# Understanding in-place and out-of-place methods and how to call them

DiffusionDefinition.jl provides support for both in-place and out-of-place sampling. So which one should you use? In this tutorial we will illustrate which one of the two modes should be used on the example of a Lorenz96 system.

## Lorenz '96 system

In this tutorial we will be using a Lorenz '96 system. More details about it can be found here. We will be using it because it is a model that can be defined for different dimension $D$ of the state space. The model is pre-defined in the package and can be simply loaded in with `@load_variable_diffusion`

, however, for didactic purposes we will define it explicitly using `@diffusion_process`

.

## Out-of-place methods

Out-of-place methods are the type of methods that are allowed to allocate new space for performing computations. If you are able to ascertain that your variables live on a `stack allocated memory`

, then out-of-place operations can be very efficient. For DiffusionDefinition.jl this corresponds to the state of the diffusion process being represented either by `Number`

s or `SArray`

s. So the question becomes: if the state-space of your diffusion is $\RR^d$, when does it make sense to have it represented by `SArray`

s? Should we simply always use `SArray`

s? To answer this question you should simply consult the documentation of StaticArrays. It states clearly that if your objects become greater in dimension than $100$, then the benefits of using `SArray`

s start to taper off and it is better to use regular arrays.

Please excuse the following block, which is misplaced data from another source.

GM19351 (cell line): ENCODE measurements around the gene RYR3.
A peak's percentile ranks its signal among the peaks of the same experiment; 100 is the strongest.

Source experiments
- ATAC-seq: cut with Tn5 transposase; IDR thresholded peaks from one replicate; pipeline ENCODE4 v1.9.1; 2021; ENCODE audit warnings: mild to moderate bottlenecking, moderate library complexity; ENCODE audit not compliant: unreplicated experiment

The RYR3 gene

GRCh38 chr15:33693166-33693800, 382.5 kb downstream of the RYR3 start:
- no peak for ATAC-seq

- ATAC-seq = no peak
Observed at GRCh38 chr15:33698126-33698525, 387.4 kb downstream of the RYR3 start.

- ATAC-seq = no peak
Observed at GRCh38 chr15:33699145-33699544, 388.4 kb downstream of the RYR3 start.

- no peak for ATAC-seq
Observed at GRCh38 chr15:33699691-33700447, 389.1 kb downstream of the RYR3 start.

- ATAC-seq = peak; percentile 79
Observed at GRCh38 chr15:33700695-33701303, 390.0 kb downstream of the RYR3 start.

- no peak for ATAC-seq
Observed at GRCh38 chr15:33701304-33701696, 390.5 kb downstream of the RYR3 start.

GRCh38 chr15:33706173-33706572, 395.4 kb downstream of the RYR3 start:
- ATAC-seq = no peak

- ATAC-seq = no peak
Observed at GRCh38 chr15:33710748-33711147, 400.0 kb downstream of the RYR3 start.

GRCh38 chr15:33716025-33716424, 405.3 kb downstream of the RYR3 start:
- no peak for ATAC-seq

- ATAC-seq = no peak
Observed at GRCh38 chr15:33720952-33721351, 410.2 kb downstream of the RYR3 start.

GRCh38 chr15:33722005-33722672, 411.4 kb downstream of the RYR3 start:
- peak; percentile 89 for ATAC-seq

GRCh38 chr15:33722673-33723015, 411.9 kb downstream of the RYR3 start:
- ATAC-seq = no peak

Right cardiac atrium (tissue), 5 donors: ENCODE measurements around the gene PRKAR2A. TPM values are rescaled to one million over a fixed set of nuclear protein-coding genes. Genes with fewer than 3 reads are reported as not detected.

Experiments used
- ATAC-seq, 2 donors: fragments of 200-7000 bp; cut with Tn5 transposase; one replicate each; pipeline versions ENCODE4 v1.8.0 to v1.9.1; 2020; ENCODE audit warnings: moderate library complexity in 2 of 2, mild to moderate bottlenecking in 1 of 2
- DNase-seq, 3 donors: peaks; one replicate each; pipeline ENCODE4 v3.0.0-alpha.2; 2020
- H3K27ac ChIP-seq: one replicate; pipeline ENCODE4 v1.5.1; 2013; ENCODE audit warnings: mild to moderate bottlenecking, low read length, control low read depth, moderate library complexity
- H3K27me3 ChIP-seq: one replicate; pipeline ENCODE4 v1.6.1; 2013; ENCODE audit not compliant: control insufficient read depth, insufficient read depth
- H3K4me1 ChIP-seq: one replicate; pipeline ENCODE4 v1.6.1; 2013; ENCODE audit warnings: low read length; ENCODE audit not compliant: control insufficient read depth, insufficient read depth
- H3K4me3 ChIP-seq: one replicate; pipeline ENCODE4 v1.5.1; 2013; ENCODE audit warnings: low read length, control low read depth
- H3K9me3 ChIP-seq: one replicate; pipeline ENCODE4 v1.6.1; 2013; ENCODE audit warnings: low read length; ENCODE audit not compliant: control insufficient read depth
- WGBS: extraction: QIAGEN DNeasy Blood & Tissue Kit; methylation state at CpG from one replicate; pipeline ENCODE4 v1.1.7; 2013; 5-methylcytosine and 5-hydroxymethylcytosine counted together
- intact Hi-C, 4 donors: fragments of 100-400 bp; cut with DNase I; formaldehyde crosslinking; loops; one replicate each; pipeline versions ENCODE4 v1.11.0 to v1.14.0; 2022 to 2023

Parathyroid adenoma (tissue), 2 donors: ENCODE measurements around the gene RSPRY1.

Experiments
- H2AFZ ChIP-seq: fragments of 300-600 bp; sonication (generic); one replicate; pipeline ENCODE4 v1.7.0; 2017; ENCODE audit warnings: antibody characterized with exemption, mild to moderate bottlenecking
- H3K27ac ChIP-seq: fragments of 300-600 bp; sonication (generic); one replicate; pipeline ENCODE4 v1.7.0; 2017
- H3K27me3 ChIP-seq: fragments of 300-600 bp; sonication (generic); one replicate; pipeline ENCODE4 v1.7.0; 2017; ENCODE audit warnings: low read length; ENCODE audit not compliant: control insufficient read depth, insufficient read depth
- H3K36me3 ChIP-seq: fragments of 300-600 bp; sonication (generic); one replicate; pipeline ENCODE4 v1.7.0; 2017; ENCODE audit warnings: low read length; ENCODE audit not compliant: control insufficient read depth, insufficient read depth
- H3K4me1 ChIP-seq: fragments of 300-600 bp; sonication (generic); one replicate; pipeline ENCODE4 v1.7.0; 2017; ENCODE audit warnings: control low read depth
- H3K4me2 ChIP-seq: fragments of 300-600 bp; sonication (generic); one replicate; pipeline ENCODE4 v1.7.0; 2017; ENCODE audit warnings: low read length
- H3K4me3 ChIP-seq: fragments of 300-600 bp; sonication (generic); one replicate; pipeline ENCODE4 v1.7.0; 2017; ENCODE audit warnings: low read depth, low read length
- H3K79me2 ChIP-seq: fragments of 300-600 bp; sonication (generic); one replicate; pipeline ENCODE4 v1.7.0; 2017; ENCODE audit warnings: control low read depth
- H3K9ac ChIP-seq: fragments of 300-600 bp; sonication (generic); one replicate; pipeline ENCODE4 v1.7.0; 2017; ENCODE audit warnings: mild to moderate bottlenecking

For diffusion processes the largest element will most often be a volatility matrix. If it is represented by a dense array, then for diffusions living on $\RR^{10}$ and higher we should start re-considering use of out-of-place methods. If the volatility matrix can be kept sparse (or in particular diagonal) then the limit for using out-of-place methods are rather diffusions living in $\RR^{100}$. As a general rule of thumb you should use `SArray`

s (or `Number`

s) for dimension less than that and regular `Array`

s otherwise.

### Example

Let's define a 50 dimensional Lorenz '96 system:

```
@diffusion_process Lorenz96_OOP begin
:dimensions
process --> 50
wiener --> 50
:parameters
(θ, σ) --> Float64
:additional
constdiff --> true
end
const si1 = SVector{50,Int64}(mod1.(2:51, 50))
const si2 = SVector{50,Int64}(mod1.(-1:48, 50))
const si3 = SVector{50,Int64}(mod1.(0:49, 50))
const si4 = SVector{50,Int64}(1:50)
@inline function b(t, x, P::Lorenz96_OOP)
( view(x, si1) .- view(x, si2) ) .* view(x, si3) .- view(x, si4) .+ P.θ
end
σ(t, x, P::Lorenz96_OOP) = P.σ * SDiagonal{50,Float64}(I)
```

Note that any subindexing must be done with `SVector`

s to avoid creating regular arrays first that are later converted to `SArray`

s.

## In-place methods

In-place methods are those assumed to have a pre-allocated, fixed amount of memory on which all operations are to be performed. Based on the previous section, you can imagine that in-place methods should simply be used whenever out-of-place methods cannot.

### Example

For instance if we bump the dimension of the Lorenz '96 system to, say `10000`

, then we should most certainly switch to regular arrays. This time however, the output of the drift and volatility should be saved into a pre-allocated `buffer`

.

```
@diffusion_process Lorenz96_IP begin
:dimensions
process --> 10000
wiener --> 10000
:parameters
(θ, σ) --> Float64
:additional
constdiff --> true
end
const i1 = mod1.(2:10001, 10000)
const i2 = mod1.(-1:9998, 10000)
const i3 = mod1.(0:9999, 10000)
const i4 = 1:10000
function b!(buffer, t, x, P::Lorenz96_IP)
buffer.b .= ( view(x, i1) .- view(x, i2) ) .* view(x, i3) .- view(x, i4) .+ P.θ
end
σ!(buffer, t, x, P::Lorenz96_IP) = (buffer.σ.diag .= P.σ)
```